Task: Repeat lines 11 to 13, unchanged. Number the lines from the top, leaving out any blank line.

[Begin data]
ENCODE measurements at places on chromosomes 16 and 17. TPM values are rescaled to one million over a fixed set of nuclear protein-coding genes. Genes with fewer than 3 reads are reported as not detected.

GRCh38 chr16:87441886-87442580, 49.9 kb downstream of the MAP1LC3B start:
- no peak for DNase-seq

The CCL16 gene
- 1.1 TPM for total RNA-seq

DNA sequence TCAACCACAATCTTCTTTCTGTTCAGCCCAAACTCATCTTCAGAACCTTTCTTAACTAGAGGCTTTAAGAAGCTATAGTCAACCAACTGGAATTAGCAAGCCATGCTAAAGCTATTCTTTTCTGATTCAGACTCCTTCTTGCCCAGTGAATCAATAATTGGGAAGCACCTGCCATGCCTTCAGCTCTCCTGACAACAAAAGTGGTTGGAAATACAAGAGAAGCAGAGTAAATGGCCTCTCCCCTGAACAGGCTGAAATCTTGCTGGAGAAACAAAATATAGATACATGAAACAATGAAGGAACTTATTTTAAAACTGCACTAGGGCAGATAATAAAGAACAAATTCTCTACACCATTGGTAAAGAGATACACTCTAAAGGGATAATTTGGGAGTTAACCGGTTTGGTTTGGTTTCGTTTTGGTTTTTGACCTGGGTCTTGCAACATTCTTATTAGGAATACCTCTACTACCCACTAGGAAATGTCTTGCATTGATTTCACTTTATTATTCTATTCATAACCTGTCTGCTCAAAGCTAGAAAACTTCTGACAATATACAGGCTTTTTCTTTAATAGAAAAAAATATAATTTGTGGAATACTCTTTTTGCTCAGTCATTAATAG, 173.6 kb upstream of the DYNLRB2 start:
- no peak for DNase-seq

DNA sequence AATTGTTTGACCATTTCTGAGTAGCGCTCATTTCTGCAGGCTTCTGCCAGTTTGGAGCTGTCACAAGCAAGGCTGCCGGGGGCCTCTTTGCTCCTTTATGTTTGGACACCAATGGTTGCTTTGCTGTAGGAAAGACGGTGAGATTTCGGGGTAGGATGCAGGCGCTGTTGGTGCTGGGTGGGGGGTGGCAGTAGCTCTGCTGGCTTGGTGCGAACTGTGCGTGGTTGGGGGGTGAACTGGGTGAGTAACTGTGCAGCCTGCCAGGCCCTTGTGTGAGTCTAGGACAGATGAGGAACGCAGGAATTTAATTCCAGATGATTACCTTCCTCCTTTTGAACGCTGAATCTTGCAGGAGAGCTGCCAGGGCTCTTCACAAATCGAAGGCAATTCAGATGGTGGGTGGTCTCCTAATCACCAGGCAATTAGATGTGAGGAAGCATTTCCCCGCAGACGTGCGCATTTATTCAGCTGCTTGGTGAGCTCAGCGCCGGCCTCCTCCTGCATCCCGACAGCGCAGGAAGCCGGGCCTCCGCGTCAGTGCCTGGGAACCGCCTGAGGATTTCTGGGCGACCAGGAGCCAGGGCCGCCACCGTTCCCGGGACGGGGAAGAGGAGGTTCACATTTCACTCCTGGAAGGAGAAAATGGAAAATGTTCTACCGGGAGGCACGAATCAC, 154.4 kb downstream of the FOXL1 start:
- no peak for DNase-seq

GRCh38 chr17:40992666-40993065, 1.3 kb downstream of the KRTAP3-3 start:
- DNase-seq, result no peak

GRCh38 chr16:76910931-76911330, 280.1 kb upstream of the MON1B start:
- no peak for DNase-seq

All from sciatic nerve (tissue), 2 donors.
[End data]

- DNase-seq, result no peak

GRCh38 chr16:76910931-76911330, 280.1 kb upstream of the MON1B start:
- no peak for DNase-seq